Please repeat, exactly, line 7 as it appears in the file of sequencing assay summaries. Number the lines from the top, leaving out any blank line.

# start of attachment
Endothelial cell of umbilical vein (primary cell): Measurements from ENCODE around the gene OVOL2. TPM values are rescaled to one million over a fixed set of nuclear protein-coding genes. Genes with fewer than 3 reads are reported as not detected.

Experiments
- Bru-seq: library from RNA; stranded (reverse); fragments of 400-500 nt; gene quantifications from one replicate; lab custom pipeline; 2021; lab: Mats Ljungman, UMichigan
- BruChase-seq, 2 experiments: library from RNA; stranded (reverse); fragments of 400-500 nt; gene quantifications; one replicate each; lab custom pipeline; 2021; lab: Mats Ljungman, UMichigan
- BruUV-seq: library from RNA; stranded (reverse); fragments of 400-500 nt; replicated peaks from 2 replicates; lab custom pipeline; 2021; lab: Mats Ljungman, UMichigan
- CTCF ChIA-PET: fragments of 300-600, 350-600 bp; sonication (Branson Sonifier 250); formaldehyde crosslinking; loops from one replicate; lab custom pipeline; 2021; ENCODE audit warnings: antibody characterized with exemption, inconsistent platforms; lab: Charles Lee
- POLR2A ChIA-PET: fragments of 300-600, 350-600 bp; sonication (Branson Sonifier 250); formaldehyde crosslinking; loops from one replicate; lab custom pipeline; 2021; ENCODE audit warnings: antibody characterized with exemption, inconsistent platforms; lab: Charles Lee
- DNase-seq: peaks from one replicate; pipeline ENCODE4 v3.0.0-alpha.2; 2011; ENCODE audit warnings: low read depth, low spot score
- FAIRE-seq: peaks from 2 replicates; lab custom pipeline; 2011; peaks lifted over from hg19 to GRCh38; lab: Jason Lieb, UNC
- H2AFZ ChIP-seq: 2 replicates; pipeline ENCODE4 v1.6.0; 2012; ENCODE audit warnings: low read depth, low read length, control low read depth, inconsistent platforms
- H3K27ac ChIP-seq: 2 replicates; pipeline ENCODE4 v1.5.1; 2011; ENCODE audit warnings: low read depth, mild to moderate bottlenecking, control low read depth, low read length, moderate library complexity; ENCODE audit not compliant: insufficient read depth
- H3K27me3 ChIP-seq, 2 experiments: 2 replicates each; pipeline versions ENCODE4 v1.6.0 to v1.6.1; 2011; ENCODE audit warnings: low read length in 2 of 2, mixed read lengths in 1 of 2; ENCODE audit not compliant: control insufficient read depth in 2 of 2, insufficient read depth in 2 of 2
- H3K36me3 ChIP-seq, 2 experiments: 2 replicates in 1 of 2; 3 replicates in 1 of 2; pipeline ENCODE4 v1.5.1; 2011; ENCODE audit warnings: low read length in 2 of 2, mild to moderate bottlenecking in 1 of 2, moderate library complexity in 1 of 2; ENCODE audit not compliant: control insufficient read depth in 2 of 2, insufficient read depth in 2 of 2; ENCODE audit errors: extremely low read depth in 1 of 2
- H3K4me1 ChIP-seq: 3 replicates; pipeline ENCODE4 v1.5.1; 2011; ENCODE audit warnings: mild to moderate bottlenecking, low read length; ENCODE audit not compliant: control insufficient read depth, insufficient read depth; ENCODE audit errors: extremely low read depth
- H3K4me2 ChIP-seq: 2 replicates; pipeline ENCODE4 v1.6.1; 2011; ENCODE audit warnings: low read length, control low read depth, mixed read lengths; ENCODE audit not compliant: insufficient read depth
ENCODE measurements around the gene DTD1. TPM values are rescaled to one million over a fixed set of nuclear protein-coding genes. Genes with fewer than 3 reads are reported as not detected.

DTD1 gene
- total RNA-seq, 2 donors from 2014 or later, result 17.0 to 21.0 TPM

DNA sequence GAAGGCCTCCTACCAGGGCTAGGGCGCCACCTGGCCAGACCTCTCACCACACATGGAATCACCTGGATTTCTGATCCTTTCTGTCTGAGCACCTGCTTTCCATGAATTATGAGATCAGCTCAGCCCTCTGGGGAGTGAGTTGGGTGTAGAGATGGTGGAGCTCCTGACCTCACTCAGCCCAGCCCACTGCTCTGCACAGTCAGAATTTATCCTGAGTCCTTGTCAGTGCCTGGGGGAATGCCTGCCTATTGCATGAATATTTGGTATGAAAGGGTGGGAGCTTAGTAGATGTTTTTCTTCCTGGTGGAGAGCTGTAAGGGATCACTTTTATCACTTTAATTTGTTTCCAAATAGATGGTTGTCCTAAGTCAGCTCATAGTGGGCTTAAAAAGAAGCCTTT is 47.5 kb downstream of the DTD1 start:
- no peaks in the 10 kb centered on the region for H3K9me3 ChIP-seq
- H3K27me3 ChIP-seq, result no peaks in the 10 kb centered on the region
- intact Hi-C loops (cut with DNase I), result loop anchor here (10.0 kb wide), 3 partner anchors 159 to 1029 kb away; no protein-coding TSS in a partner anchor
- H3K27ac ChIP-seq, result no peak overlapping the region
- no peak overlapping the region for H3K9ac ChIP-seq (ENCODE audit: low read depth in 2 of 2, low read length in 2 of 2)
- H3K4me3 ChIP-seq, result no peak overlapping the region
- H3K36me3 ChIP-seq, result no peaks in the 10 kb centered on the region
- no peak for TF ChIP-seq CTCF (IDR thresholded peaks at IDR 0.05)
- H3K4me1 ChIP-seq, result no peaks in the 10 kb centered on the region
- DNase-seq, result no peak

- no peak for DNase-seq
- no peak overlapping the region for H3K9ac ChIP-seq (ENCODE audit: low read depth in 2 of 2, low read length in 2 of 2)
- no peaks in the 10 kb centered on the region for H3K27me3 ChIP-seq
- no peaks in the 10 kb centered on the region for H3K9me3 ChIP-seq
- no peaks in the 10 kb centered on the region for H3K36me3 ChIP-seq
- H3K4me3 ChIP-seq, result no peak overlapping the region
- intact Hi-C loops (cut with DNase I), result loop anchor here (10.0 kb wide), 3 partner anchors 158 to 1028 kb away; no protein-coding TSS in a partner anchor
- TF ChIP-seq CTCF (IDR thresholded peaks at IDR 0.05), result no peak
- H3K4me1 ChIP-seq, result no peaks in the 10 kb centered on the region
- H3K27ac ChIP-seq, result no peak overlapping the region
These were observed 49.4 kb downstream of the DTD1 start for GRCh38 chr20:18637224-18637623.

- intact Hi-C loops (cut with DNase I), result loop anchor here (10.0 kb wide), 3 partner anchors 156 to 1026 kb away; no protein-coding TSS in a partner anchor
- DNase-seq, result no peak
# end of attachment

- POLR2A ChIA-PET: fragments of 300-600, 350-600 bp; sonication (Branson Sonifier 250); formaldehyde crosslinking; loops from one replicate; lab custom pipeline; 2021; ENCODE audit warnings: antibody characterized with exemption, inconsistent platforms; lab: Charles Lee